American Gods: “A Prayer for Mad Sweeney” Review

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By: Jaclyn Cascio (@jaclynator)

Every week, American Gods tells the stories of deities and supernatural figures, explaining their journey to America. This week revealed how leprechaun Mad Sweeney and others like him found their way to the shores of the new land. Was the tale worth an entire episode dedicated to it, or was there room for improvement? Keep reading for a review of this week’s episode of American Gods!

American Gods is a beautiful rendition of religions, and an insightful look into the realm of the supernatural and the power of belief. It’s also a tool of exploration into a changing landscape of worship and interest. That being said, it pains me to say that not every episode hits the bullseye. “A Prayer for Mad Sweeney” was interesting and had a lot of great attributes, but what it lacked was overall contribution to the story. Subplots can be fascinating, and the expansion of the character of Mad Sweeney (Pablo Schreiber) and exploration into the after-life of Laura (Emily Browning) are not lacking for good material. But what this week’s episode did lack was connection. Shadow (Ricky Whittle) and Wednesday (Ian McShane) are central characters, and as such, have the potential to act as the center of a web of stories, tying them all together. Leaving them out of an episode completely is still possible, but without even passing reference to them or the minor characters’ relationship to their story, the cohesion of a season is lost. “A Prayer for Mad Sweeney” felt as if it lacked relevance to the season’s goals. The reality is that it appears as if the episode could be removed from the season entirely and the overall story would carry on, just as before.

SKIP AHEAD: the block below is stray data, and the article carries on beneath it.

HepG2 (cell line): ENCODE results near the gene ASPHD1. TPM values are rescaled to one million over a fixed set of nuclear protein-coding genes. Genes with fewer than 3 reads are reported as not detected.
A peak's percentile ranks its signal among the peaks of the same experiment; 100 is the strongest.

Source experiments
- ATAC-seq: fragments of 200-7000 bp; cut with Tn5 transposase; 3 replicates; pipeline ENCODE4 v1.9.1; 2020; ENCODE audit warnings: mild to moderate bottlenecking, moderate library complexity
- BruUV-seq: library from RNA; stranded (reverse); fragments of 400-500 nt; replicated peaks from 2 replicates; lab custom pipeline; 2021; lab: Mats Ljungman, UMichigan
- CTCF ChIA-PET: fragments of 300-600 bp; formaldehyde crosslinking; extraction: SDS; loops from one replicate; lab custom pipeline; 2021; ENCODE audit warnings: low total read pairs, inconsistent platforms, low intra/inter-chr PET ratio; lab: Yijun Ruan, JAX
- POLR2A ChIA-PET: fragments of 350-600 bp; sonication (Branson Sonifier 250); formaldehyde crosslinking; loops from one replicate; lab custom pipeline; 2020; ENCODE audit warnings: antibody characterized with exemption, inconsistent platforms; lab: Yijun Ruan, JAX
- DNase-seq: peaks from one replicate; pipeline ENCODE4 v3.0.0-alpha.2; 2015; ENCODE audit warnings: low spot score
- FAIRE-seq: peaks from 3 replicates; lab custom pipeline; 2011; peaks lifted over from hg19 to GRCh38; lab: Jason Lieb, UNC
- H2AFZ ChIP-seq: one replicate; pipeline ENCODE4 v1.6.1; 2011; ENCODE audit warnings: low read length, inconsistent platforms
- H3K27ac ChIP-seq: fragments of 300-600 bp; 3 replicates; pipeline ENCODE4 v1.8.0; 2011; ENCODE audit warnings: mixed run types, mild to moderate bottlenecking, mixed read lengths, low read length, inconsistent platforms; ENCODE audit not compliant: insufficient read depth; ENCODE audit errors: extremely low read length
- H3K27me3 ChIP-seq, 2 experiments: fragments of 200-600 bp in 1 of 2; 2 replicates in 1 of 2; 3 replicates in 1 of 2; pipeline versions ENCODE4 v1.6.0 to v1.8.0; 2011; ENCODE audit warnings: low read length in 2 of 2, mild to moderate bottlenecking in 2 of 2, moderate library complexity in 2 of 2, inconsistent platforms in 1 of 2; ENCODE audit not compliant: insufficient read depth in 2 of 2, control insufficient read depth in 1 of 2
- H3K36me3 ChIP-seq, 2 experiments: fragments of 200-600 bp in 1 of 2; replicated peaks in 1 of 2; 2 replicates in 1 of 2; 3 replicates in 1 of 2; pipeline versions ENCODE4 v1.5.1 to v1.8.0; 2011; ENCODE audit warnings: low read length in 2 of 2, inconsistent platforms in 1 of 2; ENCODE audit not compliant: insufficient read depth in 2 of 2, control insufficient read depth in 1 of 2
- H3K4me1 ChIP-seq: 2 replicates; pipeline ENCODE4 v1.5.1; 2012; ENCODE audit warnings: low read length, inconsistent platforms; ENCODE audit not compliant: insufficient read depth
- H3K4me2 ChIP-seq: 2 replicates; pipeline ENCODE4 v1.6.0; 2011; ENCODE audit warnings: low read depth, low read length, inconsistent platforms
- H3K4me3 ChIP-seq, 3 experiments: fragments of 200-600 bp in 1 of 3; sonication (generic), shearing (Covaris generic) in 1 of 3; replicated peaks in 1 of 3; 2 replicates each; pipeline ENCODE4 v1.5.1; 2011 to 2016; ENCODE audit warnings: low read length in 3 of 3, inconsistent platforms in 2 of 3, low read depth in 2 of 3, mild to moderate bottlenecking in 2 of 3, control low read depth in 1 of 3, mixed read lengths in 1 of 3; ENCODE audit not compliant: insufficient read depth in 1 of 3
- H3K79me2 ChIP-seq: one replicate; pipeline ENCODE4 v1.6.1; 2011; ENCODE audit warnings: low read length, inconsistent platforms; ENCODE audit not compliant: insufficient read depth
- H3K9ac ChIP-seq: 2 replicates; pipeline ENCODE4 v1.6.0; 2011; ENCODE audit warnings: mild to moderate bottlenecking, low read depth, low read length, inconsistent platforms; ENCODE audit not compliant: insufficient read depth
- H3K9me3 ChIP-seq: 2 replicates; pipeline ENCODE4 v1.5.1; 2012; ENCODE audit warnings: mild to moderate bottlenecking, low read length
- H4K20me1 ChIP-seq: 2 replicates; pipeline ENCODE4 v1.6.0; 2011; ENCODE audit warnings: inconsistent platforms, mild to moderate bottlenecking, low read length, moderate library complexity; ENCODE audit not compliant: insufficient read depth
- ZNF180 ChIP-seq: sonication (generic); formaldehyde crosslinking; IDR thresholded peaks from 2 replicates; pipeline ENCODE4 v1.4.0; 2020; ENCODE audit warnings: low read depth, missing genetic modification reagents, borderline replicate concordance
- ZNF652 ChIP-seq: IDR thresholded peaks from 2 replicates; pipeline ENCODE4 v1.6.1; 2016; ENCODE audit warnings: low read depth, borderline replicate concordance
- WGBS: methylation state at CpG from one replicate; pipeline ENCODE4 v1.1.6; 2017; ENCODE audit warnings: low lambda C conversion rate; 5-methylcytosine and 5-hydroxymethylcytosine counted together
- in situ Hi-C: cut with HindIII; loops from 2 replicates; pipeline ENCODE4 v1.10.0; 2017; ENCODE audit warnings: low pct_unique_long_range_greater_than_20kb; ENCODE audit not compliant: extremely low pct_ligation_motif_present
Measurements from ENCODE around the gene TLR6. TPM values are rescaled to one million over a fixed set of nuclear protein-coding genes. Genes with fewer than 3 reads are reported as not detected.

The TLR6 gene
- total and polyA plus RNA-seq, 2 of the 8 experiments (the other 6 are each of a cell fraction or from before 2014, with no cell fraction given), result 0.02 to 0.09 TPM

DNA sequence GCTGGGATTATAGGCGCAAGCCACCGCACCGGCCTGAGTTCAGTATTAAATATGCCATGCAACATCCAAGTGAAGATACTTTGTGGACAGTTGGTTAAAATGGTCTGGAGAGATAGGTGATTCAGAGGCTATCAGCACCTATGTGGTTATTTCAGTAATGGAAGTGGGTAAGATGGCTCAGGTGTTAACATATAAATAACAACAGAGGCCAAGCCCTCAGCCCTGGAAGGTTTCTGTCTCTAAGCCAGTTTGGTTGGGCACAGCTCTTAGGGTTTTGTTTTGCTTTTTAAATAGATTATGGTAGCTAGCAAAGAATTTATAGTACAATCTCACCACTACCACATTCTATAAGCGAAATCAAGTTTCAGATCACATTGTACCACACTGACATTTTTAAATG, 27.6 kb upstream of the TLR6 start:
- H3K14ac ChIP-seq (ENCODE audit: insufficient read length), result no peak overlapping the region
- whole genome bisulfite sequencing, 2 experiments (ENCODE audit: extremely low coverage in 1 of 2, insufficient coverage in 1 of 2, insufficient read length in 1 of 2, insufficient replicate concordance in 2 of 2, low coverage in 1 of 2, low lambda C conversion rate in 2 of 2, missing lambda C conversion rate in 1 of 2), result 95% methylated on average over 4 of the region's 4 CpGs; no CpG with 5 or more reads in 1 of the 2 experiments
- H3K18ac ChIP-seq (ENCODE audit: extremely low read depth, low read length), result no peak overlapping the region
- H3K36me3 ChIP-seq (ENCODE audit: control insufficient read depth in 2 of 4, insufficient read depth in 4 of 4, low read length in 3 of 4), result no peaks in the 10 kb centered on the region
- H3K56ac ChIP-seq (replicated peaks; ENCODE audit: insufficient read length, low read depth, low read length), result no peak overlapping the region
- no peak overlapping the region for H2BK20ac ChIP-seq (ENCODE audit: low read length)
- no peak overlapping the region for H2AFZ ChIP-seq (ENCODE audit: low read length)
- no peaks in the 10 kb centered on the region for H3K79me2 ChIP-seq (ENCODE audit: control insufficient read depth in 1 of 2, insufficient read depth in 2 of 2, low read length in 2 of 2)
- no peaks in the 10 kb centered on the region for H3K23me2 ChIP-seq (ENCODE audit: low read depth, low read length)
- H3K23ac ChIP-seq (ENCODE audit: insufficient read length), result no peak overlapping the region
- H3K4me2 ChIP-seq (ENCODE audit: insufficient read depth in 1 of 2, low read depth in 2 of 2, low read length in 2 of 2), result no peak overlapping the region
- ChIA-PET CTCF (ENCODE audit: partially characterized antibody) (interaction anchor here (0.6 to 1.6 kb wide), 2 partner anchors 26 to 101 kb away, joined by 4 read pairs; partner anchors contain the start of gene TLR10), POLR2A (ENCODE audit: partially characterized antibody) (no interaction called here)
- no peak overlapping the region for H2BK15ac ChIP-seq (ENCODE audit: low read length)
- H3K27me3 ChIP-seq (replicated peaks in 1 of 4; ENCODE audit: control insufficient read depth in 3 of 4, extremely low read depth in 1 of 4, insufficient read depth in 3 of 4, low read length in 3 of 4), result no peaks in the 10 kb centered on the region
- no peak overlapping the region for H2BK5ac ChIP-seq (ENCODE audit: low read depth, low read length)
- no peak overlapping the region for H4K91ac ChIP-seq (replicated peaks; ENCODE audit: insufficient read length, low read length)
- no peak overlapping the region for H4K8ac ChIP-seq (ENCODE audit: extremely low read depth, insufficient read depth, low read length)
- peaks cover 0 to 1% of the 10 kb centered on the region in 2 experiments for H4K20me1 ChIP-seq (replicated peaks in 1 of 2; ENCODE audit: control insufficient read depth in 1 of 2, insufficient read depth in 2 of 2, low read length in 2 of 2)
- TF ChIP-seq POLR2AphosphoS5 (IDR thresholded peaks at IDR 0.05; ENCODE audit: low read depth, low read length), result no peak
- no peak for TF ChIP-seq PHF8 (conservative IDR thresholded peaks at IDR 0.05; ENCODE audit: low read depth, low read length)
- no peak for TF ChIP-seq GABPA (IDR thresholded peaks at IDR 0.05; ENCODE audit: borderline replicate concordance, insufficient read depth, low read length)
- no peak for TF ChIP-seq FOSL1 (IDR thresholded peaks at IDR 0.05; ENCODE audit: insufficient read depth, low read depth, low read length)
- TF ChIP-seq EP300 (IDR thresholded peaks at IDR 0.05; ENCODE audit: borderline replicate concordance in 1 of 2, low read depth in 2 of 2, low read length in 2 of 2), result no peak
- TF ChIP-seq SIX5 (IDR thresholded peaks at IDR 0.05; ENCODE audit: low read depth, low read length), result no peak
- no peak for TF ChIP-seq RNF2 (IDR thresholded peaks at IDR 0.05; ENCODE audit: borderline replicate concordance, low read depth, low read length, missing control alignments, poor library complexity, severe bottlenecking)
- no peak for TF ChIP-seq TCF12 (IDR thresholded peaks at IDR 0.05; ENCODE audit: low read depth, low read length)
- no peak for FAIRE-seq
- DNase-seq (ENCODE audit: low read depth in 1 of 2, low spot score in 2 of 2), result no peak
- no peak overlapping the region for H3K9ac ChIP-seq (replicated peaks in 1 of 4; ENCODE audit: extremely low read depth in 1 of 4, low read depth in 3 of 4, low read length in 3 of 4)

Now that the tough stuff is off my chest, here’s the good stuff about “A Prayer for Mad Sweeney” that deserves a look! Not only did Browning get an expanded role in Laura when she signed on for the television show, she also got to play Essie MacGowan, a young Irishwoman who brought her beliefs in the faerie world to America. Capitalizing on the unique relationship between Laura and Mad Sweeney, the writers intertwined the two again in an immigration story of long ago. The story of the gigantic leprechaun was told through Essie, while also shedding some light, ever so surreptitiously, on the life of a woman and the uses of her body in that time. “A Prayer for Mad Sweeney” fit the mold of American Gods in its slyly clever commentary of the minorities and underprivileged in America.

Meanwhile, Mad Sweeney was shown to have a wider range of emotions than previously thought possible. Generally coming across as an overbearing, crass, and angrily bitter creature, “A Prayer for Mad Sweeney” showed a new side to the character. It seemed unimaginable that the skyscraper of a man could be anything other than the Mad Sweeney we knew. His character could be likened to that of a professional wrestler, lacking all subtlety. However, this week’s episode allowed Schreiber to flex his acting muscles, which might have been the highlight of the episode. I was pleasantly surprised by his expressions of quiet sadness, wistfulness, and even his kindness (however exasperated he was with the situation)! The leprechaun blossomed from the stereotyped angry (and often drunk) Irishman into someone with more depth and a story rarely told, but always bubbling beneath the surface.

“A Prayer for Mad Sweeney” may not be the pinnacle of American Gods episodes, lacking the connection to the story of war the characters are headed toward, but it was nonetheless interesting. There is always hope that there will be meaning in the stories told in the future, thus, American Gods becomes a “slow burn” television show. Enjoy it for what it is and watch next week’s episode on Starz, Sunday night at 9 p.m.!


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